Happiness of Lottery Winners – Studies in Levity
It’s often assumed that acquiring a massive, life-changing lottery windfall will result in long-lasting happiness and contentment.
To determine the accuracy of this popular assumption, numerous studies have been conducted over the years, with the co-operation of hundreds of lottery winners. This is what they found.
Lottery Winners and Accident Victims: Is Happiness Relative?
In 1978,sociologist, H. Roy Kaplan,conducted what is now a classic study into the relativity of happiness. They took as their subjects three contrasting groups: lottery winners, non-lottery winners and accident victims.
The lottery winners had acquired prizes ranging from $50,000 to $1 million, while the accident victims had been rendered paraplegic or quadriplegic.
The researchers conducted interviews with the participants and questioned them about their happiness in the past and present.
Using ratings of 0-5, results indicated that both winners and non-winners shared similar levels of happiness scoring 4.00 and 3.82 respectively. The accident victims’ responses were significantly lower at 2.81.
However, when interviewees were quizzed on the amount of pleasure they derived from normal, everyday activities such as watching TV, talking to friends or eating breakfast, both the non-lottery winners and accident victims were happier than the lottery winners with scores of 3.82 and 3.48 compared to just 3.32.
Lottery Winners: The Myth and Reality
In 1987, H. Roy Kaplan expanded on his previous work to examine some of the myths surrounding lottery winners, of which many had and continue to be perpetuated by the mainstream media.
This time his sample audience was much wider after 576 lottery winners returned completed questionnaires. The majority of those questioned had won at least $50,000 and hailed from a variety of backgrounds.
Results indicated that winners tended to be older than the general population and, contrary to popular belief, did not embark on lavish spending sprees. Kaplan also concluded that they did not become dispirited or depressed about their winnings.
In fact respondents claimed that the money had helped to relieve financial burdens and provide them with a stronger sense of security and confidence which they had not previously felt.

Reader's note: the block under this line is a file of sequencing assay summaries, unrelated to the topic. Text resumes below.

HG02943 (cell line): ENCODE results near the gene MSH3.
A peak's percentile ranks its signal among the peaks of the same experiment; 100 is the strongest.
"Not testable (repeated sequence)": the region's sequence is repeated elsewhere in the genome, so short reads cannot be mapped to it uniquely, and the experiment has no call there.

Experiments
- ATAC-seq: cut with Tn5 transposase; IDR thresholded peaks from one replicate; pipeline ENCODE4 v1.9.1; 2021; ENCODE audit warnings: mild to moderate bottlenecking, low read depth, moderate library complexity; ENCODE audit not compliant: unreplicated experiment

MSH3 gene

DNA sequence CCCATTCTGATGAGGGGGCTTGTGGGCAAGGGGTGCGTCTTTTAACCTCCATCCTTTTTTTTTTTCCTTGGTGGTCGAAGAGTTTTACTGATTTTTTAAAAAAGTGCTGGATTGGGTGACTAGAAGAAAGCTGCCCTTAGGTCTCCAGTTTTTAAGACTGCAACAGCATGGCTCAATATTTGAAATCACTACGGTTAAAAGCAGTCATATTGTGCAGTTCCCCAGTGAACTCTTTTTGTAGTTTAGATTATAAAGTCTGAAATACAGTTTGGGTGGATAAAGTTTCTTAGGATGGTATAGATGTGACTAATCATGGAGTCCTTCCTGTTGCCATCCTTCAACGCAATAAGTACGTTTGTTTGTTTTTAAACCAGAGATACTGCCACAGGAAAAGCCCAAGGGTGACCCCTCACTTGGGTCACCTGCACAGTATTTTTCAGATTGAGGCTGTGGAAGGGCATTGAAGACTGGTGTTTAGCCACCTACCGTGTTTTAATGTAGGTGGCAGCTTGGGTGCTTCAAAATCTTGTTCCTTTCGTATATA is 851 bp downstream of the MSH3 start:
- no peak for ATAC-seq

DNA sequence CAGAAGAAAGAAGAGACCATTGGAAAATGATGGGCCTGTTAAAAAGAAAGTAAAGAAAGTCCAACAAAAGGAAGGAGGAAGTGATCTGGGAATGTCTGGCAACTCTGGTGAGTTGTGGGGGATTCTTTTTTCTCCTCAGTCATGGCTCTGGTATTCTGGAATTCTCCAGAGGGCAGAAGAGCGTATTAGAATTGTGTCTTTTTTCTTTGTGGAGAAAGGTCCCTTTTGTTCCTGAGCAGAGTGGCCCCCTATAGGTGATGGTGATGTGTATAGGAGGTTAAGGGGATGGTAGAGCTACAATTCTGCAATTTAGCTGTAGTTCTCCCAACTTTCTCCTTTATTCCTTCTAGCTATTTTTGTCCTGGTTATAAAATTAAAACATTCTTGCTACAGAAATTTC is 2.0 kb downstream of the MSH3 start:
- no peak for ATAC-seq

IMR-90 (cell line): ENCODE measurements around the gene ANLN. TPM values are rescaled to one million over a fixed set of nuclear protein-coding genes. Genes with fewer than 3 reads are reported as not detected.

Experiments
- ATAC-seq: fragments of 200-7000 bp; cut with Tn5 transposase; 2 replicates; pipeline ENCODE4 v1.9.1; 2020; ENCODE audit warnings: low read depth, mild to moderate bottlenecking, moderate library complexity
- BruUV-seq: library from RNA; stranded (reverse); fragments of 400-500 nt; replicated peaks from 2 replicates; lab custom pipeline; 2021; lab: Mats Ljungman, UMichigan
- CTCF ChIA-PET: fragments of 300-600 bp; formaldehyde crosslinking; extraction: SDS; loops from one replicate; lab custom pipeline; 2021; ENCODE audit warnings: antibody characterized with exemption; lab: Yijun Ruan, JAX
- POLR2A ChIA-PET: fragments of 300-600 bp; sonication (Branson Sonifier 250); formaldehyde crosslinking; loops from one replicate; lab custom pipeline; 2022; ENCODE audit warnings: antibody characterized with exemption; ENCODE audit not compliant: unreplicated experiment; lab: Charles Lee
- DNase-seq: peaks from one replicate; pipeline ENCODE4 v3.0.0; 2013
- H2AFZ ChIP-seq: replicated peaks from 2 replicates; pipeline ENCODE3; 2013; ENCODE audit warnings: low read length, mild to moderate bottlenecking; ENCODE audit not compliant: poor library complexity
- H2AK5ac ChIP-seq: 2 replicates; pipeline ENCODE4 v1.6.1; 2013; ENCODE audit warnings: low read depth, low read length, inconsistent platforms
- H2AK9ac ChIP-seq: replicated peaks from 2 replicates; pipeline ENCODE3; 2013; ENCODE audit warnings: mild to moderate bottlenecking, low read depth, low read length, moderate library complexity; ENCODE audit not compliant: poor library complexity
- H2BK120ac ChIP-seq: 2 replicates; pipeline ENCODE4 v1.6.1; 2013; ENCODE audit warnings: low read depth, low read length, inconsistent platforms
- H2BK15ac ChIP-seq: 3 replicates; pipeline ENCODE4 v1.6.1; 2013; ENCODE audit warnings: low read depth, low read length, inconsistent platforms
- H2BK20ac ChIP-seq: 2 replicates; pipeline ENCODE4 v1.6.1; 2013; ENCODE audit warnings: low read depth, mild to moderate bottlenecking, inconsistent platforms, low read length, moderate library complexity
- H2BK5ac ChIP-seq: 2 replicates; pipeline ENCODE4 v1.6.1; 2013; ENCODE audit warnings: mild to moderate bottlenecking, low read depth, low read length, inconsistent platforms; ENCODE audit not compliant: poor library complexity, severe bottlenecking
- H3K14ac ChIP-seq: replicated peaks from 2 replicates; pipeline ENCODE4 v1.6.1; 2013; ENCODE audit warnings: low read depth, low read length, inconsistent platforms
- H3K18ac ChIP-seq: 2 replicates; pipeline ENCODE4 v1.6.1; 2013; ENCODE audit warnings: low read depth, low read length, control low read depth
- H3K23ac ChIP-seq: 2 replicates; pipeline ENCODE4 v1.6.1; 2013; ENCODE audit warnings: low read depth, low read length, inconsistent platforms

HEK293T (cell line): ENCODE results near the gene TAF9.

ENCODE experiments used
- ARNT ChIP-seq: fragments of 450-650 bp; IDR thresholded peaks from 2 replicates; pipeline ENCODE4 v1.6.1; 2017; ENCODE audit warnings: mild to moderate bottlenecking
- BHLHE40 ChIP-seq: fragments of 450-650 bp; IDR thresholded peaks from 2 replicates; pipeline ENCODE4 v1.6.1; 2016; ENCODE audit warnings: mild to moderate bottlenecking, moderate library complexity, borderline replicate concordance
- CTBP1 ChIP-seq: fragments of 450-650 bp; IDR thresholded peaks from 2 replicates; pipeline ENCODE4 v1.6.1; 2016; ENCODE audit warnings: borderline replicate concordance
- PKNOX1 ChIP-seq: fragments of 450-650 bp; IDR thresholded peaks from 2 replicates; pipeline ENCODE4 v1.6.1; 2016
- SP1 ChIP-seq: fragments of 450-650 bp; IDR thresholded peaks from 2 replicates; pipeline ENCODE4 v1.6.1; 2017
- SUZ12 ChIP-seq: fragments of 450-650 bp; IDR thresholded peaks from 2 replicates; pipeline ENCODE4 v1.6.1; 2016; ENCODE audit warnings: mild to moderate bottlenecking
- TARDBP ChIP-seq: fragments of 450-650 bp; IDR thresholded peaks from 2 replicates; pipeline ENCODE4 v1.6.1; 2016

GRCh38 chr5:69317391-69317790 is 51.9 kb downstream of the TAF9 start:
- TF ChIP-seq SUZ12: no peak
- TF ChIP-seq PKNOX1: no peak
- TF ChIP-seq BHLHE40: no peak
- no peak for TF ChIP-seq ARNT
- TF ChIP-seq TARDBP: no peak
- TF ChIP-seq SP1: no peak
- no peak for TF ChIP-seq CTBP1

National Lottery MORI Survey
Research on the subject hasn’t just been restricted to academic circles. UK National Lottery operators, Camelot conducted a survey in 1999 which sought to discover the effects that winning the lottery had on happiness, lifestyles and relationships.
249 players were questioned, all of whom had won at least £50,000. Respondents also included 111 winners who had received over £1 million in prize money.
Their findings revealed that only 2% of winners were less happy and that 55% were happier having won their jackpot. In addition, two-thirds of the 55% claimed that their happiness was due to financial security. A further 23% claimed that their ability to buy most things they wanted made life much easier.
The Social Effects of an Unexpected Income Shock
Another major academic study was undertaken in 2003 when Dutch researchers, Peter J. Kuhn, PeterKooreman, Adriaan R. Soetevent andArieKapteyn, examined the behaviour of 419 lottery-winning households.
Surveys were sent out with a variety of questions regarding levels of happiness. The subjects were asked to provide information on their behaviour six months after the prize and six months before.
Among the numerous conclusions that were drawn about household consumption and expenditure, it was also concluded that lottery winnings did not make households happier and that a person’s happiness was more strongly linked to permanent rather than short-term increase in income.
Other End of the Rainbow – Post-Winning Life among Swedish Lottery Winners
In 2011, 420 Swedish lottery winners were interviewed by sociologist Anna Hedenus as part of aPhD thesis which examined how they managed and experienced their life situations after winning.Multiple factors were considered including work, leisure, consumption and economic security.
Hedenus echoed the conclusions of Kaplan when she found that the majority of her respondents felt a sense of strong satisfaction born out of the financial security associated with receiving such a large windfall. She did however conclude that happiness wasn’t necessarily dependent on prize money.
Contentment brought about by financial security is a recurring theme in these studies, particularly those by Kaplan and Hedenus. It seems that winning a large amount of money can have a positive, long-lasting emotional effect.
However, it was also found that the initial thrill wears off and that Hedonic Adaptation tends to kick in. This term describes how human beings have a tendency to quickly return to a stable level of happiness after significant spikes in positive or negative emotions as well as lifestyle changes.
Kaplan even went as far to suggest that this kind of habituation could serve to lessen the impact of new pleasures. So it’s reasonable to conclude that those lucky enough to win the lottery shouldn’t expect the giddy hysteria to last forever.
However, prudent financial management can help bring a sense of security and peace-of-mind that should stand the test of time as well as temptation.